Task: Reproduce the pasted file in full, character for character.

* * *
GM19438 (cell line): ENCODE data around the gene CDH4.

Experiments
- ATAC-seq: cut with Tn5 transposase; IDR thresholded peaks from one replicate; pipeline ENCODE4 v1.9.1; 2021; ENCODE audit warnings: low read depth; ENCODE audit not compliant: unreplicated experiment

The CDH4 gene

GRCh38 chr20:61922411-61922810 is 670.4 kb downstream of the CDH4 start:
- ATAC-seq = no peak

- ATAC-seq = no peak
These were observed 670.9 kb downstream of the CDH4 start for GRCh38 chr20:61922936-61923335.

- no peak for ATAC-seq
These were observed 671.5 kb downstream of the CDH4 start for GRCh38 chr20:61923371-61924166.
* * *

GM19438 (cell line): ENCODE data around the gene CDH4.

Experiments
- ATAC-seq: cut with Tn5 transposase; IDR thresholded peaks from one replicate; pipeline ENCODE4 v1.9.1; 2021; ENCODE audit warnings: low read depth; ENCODE audit not compliant: unreplicated experiment

The CDH4 gene

GRCh38 chr20:61922411-61922810 is 670.4 kb downstream of the CDH4 start:
- ATAC-seq = no peak

- ATAC-seq = no peak
These were observed 670.9 kb downstream of the CDH4 start for GRCh38 chr20:61922936-61923335.

- no peak for ATAC-seq
These were observed 671.5 kb downstream of the CDH4 start for GRCh38 chr20:61923371-61924166.